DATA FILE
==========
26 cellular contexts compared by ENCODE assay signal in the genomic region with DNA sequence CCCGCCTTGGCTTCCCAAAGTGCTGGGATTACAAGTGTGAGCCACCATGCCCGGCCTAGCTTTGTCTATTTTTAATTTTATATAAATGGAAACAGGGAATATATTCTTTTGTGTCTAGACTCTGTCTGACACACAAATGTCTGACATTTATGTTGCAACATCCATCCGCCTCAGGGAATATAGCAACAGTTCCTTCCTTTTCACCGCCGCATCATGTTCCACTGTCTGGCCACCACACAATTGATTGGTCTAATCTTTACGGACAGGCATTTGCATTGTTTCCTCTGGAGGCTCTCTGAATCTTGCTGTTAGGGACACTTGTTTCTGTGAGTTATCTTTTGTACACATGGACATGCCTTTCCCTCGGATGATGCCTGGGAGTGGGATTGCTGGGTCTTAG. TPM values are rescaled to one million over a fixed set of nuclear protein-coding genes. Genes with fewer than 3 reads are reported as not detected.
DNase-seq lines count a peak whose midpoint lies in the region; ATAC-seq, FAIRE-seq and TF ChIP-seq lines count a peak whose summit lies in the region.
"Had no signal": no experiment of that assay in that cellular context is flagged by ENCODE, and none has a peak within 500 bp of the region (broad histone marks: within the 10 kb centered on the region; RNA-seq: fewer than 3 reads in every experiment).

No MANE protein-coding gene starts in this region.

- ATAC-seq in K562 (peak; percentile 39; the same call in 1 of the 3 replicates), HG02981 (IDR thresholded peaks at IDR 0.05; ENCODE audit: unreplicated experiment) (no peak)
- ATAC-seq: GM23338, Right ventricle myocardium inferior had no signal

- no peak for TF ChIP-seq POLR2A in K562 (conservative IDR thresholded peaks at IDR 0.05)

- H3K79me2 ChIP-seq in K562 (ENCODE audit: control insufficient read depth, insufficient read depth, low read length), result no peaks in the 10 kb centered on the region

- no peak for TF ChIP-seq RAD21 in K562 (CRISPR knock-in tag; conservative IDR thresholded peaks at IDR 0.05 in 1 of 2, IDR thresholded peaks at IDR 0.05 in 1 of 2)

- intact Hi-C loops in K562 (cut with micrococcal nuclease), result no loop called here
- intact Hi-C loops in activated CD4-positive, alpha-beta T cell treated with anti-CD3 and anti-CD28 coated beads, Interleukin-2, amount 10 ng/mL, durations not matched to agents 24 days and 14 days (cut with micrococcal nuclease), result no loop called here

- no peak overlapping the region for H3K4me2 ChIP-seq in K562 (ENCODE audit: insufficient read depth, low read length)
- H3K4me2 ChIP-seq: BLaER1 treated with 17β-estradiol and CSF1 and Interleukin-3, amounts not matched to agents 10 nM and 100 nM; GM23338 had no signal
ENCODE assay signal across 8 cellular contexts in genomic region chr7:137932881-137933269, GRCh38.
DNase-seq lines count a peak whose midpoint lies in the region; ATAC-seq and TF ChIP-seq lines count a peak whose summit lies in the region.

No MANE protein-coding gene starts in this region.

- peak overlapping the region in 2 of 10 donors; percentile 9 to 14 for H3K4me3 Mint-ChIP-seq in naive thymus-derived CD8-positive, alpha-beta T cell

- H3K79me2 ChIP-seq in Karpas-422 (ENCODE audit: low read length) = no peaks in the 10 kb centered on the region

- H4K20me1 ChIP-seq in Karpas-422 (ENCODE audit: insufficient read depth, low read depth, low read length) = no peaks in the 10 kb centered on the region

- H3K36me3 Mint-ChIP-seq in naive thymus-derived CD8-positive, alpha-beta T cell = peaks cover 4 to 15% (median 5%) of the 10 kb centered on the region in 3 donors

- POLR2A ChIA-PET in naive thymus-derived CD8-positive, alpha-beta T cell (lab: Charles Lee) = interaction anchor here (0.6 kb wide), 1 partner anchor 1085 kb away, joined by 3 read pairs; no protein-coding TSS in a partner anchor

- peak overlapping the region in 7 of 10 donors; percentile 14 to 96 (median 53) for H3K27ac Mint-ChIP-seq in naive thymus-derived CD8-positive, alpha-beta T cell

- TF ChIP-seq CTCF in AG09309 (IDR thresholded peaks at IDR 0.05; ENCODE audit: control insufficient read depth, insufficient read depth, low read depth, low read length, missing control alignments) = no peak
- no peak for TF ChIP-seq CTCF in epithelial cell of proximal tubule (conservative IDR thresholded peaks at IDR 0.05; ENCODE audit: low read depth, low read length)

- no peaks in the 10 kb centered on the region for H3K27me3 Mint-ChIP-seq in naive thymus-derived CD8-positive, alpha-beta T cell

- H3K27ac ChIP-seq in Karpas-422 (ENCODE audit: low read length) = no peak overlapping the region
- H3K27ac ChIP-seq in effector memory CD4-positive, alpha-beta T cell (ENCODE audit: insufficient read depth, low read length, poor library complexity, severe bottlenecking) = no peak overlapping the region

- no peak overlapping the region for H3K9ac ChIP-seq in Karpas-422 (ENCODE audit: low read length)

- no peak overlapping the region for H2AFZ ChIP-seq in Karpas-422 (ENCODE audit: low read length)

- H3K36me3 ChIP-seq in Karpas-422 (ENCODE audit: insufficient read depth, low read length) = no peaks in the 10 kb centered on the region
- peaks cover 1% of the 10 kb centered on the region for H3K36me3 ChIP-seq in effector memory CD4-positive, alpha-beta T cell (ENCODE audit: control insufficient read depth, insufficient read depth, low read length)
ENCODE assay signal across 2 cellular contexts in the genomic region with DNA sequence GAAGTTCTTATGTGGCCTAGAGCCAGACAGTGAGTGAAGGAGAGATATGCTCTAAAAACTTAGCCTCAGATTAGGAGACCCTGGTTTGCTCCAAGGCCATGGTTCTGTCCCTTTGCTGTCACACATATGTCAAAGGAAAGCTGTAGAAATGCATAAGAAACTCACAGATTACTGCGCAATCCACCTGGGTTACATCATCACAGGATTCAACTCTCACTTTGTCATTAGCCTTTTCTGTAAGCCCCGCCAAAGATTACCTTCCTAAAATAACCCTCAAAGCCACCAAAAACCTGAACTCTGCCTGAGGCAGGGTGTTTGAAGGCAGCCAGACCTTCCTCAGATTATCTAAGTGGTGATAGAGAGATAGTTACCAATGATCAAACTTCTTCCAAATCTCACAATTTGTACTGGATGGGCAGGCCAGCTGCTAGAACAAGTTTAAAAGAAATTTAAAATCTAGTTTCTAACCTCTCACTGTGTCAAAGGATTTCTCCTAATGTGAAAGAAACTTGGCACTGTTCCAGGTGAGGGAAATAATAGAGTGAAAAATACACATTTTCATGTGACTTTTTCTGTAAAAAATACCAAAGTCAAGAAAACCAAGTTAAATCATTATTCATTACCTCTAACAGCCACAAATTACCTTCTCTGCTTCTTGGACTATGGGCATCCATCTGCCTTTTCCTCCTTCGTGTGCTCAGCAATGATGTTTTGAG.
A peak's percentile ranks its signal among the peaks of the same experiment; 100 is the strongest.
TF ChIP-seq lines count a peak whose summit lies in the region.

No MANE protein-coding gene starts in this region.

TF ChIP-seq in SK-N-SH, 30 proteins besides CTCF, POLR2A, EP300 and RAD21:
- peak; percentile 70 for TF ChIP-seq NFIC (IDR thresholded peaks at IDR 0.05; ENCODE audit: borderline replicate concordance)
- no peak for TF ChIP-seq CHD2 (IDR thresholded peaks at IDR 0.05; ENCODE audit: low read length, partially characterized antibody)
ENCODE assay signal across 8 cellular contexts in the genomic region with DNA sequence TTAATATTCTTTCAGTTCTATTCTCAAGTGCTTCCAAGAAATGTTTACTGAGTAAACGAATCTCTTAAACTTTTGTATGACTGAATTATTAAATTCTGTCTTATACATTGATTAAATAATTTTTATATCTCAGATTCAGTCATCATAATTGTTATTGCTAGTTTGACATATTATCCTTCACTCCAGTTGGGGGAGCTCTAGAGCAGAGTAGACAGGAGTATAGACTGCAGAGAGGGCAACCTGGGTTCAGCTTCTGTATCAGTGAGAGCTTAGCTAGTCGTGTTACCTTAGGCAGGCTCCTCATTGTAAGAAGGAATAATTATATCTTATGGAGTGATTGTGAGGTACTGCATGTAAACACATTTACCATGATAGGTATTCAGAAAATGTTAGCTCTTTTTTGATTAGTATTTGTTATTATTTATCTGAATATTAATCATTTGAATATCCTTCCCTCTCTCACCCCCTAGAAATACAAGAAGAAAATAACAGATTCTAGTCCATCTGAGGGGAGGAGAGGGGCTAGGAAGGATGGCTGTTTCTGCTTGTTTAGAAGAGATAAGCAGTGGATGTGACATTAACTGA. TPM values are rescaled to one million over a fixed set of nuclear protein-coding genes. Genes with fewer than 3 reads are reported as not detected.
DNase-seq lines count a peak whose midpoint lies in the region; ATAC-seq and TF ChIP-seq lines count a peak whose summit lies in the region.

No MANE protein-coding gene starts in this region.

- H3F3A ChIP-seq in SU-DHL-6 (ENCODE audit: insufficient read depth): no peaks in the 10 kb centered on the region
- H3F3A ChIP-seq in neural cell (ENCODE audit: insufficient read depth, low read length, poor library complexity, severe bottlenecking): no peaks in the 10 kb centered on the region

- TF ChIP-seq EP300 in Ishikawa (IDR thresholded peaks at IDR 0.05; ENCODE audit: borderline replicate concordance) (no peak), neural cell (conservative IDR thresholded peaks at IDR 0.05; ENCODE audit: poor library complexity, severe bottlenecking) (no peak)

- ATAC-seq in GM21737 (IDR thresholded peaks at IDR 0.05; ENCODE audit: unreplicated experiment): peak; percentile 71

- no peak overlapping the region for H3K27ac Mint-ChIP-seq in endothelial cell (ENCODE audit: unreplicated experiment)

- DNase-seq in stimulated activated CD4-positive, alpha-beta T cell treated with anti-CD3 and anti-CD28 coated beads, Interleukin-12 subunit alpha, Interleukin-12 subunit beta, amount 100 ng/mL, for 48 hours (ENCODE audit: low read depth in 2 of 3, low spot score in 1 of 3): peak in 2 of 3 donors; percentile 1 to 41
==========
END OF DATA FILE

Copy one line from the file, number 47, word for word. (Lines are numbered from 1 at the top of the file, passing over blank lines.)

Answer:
- DNase-seq in stimulated activated CD4-positive, alpha-beta T cell treated with anti-CD3 and anti-CD28 coated beads, Interleukin-12 subunit alpha, Interleukin-12 subunit beta, amount 100 ng/mL, for 48 hours (ENCODE audit: low read depth in 2 of 3, low spot score in 1 of 3): peak in 2 of 3 donors; percentile 1 to 41